They informed me that this also applies to ADHD. All I wanted to know. This started out as simple curiosity from a student and has somehow turned into a ridiculous battle of prejudice and discrimination. I don't know how most of you derived that conclusion from my original post.

And as for your comments Balder- I'm not the only one saying that if someone has any mental health dx then they should be "assessed to ensure proper patient care", that's coming straight from the CNO. Are they wrong as well? But shouldn't you know this info as someone who had to sign a form stating they didn't have any disorders? And your "examples" are a little extreme don't you think? Now you're the one being judgmental of me, assuming I'm silly enough to think that way. And if you think mental health is not a serious issue, you are the one who is misinformed, because it is. Like I said, I've had first hand experience with it and there are some things I have gone through that I wouldn't wish upon anyone. Maybe that's where my so called "discrimination" stems from. People can be completely competent and normal for years, and with the snap of a finger, they lose it. So don't try and tell me that people treat mental health issues like substance abuse or whatever you were going for there. But that is completely different from my initial question anyway!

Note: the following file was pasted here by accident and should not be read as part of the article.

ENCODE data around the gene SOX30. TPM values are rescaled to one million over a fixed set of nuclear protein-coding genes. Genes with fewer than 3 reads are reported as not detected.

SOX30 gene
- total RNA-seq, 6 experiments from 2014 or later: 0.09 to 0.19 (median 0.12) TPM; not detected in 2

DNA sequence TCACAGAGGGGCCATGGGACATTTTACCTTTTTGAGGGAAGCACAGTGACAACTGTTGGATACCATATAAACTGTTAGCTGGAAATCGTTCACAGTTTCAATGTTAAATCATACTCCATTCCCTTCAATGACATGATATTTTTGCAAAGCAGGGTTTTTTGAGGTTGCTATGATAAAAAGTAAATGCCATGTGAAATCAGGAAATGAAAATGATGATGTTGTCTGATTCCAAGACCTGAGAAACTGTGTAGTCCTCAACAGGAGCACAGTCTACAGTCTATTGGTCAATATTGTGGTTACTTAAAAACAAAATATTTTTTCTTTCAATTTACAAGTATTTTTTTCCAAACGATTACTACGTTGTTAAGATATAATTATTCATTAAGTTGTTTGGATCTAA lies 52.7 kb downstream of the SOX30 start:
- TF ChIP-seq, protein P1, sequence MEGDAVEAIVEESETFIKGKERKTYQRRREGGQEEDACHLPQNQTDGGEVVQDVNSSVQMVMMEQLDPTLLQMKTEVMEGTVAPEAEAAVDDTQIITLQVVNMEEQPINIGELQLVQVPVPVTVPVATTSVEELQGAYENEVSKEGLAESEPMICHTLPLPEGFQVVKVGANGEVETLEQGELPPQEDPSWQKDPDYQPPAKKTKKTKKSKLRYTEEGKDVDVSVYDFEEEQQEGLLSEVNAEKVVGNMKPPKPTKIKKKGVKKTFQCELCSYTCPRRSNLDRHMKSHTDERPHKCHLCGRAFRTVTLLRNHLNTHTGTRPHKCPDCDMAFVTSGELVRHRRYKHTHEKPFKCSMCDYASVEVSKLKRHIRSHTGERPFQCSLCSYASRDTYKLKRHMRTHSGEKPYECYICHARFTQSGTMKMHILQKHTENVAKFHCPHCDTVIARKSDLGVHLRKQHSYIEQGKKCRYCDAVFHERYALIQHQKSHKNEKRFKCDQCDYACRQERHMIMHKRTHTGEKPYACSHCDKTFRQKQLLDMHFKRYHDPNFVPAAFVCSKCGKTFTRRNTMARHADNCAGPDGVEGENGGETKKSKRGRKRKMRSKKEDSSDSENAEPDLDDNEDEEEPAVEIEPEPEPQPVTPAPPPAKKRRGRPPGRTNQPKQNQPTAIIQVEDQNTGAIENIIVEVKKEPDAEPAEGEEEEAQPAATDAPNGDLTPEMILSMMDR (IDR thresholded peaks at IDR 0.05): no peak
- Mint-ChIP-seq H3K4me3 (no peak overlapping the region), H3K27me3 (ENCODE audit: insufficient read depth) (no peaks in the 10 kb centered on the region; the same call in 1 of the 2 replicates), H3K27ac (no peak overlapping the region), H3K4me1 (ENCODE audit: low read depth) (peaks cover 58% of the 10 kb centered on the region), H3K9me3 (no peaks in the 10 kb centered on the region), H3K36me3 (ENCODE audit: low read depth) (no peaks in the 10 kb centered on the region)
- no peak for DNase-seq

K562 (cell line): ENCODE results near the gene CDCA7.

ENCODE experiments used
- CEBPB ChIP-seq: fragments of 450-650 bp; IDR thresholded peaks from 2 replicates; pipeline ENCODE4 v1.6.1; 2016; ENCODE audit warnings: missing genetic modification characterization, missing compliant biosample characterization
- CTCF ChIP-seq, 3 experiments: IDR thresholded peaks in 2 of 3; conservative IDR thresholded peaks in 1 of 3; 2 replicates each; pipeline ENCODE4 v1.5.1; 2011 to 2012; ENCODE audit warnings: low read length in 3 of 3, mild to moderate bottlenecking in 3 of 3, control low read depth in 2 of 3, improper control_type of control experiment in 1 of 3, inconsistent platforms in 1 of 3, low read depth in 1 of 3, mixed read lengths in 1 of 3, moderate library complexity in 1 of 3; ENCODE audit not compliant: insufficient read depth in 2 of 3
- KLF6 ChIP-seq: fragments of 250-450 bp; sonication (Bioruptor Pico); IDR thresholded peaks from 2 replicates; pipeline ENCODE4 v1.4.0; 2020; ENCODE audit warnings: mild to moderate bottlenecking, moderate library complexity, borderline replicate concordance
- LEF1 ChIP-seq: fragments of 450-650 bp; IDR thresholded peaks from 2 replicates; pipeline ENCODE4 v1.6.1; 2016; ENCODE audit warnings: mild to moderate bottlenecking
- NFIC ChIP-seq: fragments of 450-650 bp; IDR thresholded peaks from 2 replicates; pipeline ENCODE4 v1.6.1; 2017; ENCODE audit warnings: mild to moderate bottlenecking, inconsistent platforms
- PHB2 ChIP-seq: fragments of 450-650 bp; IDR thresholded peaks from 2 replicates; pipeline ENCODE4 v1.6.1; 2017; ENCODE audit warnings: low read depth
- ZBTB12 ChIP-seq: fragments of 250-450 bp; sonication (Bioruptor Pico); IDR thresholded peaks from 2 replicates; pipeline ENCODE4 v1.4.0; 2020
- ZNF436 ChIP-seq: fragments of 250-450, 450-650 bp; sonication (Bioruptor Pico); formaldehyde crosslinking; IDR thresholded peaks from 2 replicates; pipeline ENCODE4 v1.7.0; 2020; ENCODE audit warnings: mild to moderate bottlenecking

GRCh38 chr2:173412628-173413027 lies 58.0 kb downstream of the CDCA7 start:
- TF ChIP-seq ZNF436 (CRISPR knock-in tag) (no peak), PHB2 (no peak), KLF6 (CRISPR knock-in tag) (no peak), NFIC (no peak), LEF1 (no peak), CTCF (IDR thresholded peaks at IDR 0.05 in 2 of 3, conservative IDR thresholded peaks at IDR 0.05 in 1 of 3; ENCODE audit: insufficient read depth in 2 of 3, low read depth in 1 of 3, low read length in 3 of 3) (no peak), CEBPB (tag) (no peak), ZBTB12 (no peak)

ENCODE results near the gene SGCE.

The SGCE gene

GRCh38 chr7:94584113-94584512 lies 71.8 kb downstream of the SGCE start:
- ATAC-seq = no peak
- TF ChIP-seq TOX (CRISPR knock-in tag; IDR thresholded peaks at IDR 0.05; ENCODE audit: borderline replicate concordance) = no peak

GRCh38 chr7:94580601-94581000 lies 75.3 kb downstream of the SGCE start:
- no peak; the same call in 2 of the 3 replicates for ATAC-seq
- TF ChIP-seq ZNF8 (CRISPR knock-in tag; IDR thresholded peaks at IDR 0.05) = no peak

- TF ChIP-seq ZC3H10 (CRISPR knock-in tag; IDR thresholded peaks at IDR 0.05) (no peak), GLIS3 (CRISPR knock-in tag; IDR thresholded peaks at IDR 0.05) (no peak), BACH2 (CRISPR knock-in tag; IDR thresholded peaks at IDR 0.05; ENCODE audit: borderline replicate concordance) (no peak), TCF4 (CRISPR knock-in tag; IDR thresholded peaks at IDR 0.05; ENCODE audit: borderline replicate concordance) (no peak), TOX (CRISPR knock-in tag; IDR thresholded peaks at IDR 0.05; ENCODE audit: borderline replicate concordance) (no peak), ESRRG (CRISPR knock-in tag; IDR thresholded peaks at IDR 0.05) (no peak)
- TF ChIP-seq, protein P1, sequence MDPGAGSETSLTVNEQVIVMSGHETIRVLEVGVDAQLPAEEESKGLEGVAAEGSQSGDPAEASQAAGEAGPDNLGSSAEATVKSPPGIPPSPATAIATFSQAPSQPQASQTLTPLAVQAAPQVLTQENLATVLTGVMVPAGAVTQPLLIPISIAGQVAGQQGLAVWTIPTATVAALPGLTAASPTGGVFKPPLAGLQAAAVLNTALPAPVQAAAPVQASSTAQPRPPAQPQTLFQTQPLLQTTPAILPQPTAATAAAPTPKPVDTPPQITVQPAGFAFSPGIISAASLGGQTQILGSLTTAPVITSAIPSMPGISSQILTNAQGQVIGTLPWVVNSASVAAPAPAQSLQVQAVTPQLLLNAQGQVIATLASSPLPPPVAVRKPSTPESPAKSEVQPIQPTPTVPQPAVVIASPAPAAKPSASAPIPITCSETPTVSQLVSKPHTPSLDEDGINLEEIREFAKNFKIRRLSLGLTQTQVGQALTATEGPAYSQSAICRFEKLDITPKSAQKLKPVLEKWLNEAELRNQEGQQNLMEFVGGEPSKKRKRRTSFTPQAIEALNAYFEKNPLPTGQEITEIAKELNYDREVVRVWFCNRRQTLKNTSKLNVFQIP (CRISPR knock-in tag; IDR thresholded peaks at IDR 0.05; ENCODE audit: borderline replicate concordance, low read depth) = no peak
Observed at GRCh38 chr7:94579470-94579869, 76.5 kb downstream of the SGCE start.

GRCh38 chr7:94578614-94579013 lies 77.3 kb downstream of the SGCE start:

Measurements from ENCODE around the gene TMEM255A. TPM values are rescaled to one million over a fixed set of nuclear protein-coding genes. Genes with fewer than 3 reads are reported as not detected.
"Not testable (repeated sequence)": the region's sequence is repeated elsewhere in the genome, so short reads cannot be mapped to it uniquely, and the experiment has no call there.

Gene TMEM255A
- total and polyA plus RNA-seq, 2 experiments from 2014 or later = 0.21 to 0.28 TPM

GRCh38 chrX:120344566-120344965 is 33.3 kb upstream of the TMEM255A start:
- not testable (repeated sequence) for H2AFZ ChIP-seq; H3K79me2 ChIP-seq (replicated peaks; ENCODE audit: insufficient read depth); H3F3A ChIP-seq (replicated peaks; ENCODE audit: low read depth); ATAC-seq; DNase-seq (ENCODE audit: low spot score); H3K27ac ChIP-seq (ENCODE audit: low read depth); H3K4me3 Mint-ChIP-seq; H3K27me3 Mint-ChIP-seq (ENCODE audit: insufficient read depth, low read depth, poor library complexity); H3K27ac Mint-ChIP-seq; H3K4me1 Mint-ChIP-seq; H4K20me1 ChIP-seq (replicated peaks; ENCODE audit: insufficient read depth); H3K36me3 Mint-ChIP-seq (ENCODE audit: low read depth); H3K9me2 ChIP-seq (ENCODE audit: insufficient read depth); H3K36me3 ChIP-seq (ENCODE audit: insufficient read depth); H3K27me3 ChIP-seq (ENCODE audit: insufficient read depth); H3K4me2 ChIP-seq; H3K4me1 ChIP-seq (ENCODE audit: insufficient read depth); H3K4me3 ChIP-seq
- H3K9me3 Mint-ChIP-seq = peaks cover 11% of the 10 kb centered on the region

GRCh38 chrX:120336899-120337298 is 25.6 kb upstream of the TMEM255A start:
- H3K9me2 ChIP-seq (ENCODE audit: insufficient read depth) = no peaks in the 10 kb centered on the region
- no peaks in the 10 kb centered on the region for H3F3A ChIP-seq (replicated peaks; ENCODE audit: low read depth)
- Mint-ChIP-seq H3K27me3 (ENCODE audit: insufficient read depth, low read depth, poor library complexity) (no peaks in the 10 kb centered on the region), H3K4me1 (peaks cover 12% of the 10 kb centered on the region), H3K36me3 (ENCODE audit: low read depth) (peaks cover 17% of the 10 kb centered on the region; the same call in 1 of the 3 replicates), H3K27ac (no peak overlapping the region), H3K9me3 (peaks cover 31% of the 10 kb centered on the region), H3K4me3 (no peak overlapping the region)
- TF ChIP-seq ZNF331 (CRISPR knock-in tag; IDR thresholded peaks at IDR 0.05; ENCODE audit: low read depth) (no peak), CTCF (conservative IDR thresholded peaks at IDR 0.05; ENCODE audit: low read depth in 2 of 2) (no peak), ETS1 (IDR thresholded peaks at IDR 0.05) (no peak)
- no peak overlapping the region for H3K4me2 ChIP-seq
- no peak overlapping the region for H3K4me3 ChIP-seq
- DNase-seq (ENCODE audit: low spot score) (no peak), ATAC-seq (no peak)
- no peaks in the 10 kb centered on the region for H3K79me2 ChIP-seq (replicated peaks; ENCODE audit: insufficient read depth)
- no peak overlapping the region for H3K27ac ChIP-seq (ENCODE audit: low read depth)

To quote myself again, in case you didn't catch it the first time " I'm not looking to pass judgment or say that anyone is incapable, I'm just curious to know how situations where common mental health issues are looked at. "

But it doesn't matter anyway, I've learned not to ask simple questions to people who don't know the answer, it just upsets them. Next time I have a question I'll just go straight to the source, like I had to do anyway. The didn't jump down my throat, just gave me the answer I was looking for.

Thanks for all your help!:)

Edited by FutureRNontario

flyingchange

Specializes in MPH Student Fall/14, Emergency, Research. Has 2+ years experience.

Hey, that's interesting - I stand corrected. I hope you didn't take my post offensively, I did go through the Act and didn't see anything like that from CARNA. I am curious if it applies to AB as well. Thank you for the update. Take care :)